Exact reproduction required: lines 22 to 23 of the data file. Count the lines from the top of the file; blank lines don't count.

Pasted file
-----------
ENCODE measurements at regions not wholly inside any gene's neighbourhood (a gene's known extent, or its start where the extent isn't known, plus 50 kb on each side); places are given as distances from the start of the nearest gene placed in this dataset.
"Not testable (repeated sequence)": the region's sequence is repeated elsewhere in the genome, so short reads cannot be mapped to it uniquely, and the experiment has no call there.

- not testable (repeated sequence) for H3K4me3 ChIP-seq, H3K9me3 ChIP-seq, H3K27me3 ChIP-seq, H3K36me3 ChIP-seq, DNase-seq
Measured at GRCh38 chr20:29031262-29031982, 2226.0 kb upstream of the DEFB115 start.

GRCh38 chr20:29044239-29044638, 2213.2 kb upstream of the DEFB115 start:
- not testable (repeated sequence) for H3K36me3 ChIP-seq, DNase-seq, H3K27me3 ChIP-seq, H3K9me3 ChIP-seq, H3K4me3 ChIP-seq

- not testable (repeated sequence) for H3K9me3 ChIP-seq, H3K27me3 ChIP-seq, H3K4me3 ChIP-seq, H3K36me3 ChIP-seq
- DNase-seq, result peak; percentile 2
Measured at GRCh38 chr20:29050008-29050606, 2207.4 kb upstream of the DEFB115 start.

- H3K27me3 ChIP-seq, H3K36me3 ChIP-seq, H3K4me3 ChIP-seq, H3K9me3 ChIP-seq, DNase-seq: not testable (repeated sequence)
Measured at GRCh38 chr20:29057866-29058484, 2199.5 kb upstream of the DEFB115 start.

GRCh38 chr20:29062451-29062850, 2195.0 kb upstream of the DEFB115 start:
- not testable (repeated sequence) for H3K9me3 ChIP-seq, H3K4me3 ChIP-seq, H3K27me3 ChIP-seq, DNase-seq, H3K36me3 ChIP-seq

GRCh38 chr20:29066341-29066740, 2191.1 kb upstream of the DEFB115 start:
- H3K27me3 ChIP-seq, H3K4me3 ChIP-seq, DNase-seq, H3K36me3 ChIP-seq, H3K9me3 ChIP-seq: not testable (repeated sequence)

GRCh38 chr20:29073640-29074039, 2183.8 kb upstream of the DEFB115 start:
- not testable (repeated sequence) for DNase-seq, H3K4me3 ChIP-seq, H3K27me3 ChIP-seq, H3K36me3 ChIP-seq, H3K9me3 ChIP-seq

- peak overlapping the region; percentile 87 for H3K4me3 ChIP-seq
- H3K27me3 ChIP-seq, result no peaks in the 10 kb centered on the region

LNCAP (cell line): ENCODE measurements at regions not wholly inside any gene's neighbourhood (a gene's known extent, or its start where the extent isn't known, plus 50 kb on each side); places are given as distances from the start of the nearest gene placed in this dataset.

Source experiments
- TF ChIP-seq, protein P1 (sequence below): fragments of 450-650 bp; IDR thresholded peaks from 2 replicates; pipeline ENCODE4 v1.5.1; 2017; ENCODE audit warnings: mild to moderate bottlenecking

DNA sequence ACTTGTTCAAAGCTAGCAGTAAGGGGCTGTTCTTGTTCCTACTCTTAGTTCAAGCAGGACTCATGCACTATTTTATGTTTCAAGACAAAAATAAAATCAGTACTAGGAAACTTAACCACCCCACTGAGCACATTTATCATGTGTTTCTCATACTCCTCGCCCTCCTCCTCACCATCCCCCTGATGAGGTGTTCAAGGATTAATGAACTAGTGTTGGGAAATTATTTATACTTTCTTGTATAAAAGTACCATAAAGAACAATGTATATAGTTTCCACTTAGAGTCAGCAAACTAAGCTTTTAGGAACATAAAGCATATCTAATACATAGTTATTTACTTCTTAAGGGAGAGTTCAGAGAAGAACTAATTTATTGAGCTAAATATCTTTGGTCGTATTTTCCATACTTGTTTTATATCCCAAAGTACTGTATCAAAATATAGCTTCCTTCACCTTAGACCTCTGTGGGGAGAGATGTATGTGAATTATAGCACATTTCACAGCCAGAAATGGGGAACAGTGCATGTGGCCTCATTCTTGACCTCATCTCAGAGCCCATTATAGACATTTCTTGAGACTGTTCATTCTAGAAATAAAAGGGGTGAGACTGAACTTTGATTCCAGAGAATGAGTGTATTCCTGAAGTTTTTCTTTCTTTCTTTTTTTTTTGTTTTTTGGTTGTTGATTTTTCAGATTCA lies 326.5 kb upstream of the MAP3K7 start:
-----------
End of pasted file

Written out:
- TF ChIP-seq, protein P1 (sequence below): fragments of 450-650 bp; IDR thresholded peaks from 2 replicates; pipeline ENCODE4 v1.5.1; 2017; ENCODE audit warnings: mild to moderate bottlenecking

DNA sequence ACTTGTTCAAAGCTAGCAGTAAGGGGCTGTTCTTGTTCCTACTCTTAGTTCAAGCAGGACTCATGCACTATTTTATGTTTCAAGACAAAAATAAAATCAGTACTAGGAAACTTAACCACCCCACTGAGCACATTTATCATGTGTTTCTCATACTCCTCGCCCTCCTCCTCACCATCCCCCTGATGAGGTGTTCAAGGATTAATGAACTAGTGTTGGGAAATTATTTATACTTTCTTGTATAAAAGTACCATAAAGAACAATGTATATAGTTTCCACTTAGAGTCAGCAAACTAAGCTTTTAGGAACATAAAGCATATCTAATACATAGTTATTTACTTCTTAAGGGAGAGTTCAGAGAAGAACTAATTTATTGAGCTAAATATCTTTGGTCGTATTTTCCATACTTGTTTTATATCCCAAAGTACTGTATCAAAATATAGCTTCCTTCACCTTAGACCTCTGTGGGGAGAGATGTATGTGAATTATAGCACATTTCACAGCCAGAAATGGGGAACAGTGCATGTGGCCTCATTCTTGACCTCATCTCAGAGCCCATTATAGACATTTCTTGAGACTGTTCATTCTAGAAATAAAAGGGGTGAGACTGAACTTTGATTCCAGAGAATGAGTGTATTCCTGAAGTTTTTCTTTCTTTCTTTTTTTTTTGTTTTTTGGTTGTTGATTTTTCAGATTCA lies 326.5 kb upstream of the MAP3K7 start: